Use this URL to cite or link to this record in EThOS: https://ethos.bl.uk/OrderDetails.do?uin=uk.bl.ethos.795219
Title: The association between emotional disorder and absence from school in children and young people
Author: Finning, K.
ISNI:       0000 0004 8502 6452
Awarding Body: University of Exeter
Current Institution: University of Exeter
Date of Award: 2020
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Abstract:
Anxiety and depressive disorders ("emotional disorders") are common and impairing mental health conditions in children and young people (CYP), and they may be associated with absence from school. In this thesis I explore the association between emotional disorder and school absence through four original research studies. Firstly, a systematic review (Study One) is presented that evaluates the existing evidence for an association between emotional disorder and poor school attendance. This is followed by two studies that investigate cross-sectional (Study Two) and longitudinal bi-directional (Study Three) relationships between emotional disorder and school absence using data from a large population survey of CYP in the UK. Finally, a qualitative study (Study Four) is presented that explores educational practitioners' beliefs about risk factors for attendance problems. Findings from the systematic review (Study One) suggested that emotional disorders are associated with higher levels of various "types" of absence. However, the ability to derive clear conclusions was undermined by limitations of the included studies and methodological heterogeneity between them, particularly in terms of how school attendance was measured. The quantitative cross-sectional study (Study Two) revealed strong relationships between several measures of emotional disorder and total, authorised and unauthorised school absence. The strongest relationships were observed for depression, particularly in relation to unauthorised absence. The longitudinal study (Study Three) demonstrated that depression and teacher-reported emotional difficulties predict unauthorised absence three years later, while authorised absence predicts teacher- and parent-reported emotional difficulties three years later. The qualitative study (Study Four) demonstrated that although school staff acknowledge mental health problems as a risk factor for attendance problems, they focus on anxiety rather than other mental health conditions, including depression. Taken together, the findings from this thesis provide evidence for a strong association between emotional disorder and school absence, which may be causal and bi-directional in nature. Implications of the research for clinical and educational practice, as well as for future research in this field, are discussed.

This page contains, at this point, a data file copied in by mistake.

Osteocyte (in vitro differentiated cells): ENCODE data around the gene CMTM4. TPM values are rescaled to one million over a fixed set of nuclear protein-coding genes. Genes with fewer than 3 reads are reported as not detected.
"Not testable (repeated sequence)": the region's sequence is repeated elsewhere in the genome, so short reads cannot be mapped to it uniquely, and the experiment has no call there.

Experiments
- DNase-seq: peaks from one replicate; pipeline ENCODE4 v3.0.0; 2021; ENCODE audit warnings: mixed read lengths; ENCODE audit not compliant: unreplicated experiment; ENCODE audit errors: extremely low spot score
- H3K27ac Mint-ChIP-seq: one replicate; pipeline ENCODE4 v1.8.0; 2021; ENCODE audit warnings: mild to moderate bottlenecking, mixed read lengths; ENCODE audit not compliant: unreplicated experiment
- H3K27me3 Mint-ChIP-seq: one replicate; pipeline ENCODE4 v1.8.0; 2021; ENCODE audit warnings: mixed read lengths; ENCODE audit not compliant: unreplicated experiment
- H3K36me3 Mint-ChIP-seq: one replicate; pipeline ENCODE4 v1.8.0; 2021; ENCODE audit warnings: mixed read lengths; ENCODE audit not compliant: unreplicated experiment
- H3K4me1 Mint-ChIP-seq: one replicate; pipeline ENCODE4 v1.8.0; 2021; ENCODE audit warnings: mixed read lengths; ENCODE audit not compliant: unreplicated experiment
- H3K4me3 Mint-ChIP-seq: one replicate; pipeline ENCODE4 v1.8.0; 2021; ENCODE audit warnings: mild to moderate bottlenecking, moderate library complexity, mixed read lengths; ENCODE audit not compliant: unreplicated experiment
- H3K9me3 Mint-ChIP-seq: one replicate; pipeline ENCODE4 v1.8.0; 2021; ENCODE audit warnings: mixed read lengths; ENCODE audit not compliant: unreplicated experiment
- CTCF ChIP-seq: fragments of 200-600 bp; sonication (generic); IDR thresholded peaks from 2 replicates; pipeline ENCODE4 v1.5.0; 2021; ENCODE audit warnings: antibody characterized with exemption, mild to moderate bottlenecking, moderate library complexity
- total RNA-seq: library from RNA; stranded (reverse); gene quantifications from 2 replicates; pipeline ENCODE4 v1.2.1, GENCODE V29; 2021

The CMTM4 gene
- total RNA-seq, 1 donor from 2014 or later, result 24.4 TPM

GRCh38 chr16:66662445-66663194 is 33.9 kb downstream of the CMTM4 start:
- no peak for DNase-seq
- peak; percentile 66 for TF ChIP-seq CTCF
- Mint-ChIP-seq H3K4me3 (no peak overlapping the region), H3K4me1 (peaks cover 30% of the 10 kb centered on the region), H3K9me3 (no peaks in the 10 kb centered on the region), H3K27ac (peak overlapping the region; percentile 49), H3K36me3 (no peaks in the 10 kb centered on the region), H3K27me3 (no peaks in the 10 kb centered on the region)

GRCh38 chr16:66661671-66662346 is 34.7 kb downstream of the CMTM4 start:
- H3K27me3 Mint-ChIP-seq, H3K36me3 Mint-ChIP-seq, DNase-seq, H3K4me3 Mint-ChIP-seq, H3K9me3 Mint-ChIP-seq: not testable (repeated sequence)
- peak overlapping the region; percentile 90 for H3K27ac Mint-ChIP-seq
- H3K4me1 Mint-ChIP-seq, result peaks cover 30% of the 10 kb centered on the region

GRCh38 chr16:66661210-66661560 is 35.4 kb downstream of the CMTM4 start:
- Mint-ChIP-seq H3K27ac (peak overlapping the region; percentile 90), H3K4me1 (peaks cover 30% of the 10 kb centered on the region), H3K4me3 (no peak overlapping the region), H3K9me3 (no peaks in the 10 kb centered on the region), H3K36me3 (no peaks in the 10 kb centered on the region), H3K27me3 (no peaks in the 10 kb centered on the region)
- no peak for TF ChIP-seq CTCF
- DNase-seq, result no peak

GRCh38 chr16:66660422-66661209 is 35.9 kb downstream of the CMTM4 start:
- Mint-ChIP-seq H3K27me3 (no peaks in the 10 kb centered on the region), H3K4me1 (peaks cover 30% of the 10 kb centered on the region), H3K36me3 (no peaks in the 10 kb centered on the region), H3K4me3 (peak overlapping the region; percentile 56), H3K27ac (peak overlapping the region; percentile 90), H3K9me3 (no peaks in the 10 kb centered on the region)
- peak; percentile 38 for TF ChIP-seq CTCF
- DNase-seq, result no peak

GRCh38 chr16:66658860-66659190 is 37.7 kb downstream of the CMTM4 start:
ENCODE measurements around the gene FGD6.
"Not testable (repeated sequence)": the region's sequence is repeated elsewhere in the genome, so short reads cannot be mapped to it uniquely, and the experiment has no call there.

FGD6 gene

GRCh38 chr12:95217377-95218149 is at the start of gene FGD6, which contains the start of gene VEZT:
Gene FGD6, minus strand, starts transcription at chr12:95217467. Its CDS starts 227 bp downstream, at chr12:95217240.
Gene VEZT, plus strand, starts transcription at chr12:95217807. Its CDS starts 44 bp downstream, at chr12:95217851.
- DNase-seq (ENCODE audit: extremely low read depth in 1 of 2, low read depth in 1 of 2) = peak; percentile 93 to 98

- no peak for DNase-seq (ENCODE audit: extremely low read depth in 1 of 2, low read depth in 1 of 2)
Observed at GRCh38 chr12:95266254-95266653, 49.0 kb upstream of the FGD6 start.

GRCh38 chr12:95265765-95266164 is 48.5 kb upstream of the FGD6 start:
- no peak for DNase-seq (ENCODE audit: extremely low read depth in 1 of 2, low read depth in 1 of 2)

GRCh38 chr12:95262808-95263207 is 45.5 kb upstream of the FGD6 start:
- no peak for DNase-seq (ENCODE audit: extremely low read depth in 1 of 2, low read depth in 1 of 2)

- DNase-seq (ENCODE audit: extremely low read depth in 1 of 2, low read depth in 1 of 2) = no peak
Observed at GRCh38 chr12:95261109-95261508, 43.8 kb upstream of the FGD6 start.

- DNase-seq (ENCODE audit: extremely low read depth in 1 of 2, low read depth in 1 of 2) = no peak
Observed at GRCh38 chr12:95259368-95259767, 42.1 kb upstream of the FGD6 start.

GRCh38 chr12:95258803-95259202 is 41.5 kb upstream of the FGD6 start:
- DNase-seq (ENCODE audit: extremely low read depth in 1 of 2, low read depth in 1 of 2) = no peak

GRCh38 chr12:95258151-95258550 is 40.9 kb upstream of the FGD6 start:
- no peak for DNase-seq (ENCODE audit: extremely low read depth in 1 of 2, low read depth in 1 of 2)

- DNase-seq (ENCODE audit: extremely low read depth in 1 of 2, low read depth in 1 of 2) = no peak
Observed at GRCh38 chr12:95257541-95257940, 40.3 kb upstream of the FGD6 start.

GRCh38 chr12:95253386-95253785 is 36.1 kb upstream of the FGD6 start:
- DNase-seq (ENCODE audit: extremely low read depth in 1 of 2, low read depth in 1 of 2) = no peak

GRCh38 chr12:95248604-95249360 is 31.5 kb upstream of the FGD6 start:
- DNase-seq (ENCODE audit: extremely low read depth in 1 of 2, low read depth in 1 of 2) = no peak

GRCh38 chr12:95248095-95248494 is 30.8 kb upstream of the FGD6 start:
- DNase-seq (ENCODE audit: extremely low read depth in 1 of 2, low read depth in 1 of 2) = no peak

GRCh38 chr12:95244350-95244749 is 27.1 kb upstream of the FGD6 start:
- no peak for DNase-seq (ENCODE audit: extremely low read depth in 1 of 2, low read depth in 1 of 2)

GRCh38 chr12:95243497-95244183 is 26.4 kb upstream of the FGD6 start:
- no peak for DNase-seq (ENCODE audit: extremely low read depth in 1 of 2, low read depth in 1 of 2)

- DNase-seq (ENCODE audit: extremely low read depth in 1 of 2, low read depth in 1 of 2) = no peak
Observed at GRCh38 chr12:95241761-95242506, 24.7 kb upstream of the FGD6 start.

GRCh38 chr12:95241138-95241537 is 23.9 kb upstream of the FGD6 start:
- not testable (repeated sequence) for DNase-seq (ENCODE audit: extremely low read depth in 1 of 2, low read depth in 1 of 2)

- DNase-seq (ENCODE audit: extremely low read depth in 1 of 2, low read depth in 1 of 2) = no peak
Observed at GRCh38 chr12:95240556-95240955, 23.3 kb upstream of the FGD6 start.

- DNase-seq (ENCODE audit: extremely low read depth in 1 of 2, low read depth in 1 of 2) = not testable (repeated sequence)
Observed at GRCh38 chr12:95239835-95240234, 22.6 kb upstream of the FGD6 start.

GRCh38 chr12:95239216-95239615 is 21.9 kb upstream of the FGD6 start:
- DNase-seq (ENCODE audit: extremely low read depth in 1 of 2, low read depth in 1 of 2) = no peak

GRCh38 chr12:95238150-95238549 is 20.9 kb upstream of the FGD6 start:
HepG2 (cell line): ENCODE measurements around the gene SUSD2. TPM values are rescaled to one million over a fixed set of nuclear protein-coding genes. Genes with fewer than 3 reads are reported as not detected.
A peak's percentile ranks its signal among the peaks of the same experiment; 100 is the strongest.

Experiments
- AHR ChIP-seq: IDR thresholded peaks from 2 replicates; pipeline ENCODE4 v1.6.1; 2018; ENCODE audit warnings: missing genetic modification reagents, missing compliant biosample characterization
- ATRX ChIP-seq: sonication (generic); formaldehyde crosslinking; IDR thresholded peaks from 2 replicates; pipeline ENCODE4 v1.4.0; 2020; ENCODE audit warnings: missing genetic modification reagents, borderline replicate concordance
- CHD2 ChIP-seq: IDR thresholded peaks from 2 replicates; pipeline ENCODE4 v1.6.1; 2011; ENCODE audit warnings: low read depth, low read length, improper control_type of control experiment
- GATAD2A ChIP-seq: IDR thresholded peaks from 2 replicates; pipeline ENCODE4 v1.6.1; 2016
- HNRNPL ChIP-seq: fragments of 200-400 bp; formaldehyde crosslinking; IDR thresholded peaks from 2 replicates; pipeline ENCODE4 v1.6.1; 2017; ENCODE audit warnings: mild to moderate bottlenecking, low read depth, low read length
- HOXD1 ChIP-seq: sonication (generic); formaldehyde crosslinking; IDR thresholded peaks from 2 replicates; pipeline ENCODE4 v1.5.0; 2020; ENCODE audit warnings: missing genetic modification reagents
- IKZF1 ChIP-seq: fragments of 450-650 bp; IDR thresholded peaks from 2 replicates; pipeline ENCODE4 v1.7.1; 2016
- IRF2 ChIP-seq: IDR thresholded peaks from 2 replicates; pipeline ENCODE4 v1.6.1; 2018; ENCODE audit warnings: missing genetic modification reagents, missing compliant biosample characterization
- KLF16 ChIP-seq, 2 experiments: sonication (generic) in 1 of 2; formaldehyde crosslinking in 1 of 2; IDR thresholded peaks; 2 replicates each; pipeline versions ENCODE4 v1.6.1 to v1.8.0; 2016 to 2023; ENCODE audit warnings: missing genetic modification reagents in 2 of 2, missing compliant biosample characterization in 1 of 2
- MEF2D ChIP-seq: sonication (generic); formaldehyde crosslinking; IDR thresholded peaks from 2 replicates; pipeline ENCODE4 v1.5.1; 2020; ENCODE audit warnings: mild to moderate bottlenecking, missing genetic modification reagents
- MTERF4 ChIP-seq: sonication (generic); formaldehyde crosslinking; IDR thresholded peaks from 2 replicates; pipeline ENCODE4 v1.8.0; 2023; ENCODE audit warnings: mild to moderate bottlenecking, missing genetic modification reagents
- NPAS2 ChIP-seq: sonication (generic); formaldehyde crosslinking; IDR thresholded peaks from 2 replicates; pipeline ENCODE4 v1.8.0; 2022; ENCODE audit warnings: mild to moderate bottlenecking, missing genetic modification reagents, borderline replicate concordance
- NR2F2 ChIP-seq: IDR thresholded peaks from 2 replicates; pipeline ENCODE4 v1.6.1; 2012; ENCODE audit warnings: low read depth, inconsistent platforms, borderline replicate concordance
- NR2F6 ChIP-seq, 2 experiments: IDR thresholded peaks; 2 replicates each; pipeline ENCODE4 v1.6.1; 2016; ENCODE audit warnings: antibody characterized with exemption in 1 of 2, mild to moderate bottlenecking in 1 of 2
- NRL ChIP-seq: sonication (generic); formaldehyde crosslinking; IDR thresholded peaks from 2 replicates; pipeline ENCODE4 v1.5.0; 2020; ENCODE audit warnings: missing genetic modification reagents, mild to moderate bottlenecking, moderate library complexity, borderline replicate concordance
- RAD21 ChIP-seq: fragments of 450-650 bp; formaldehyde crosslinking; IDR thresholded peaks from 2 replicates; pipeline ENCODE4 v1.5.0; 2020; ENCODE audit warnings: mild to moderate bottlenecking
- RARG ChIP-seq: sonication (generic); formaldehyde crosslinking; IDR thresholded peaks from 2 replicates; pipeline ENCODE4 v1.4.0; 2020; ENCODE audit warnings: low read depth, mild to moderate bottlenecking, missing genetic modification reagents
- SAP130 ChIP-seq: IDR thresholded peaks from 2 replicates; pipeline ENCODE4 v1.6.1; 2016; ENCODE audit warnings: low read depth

Supervisor: Ukoumunne, O. ; Ford, T. ; Moore, D. Sponsor: Not available
Qualification Name: Thesis (Ph.D.) Qualification Level: Doctoral
EThOS ID: uk.bl.ethos.795219  DOI: Not available
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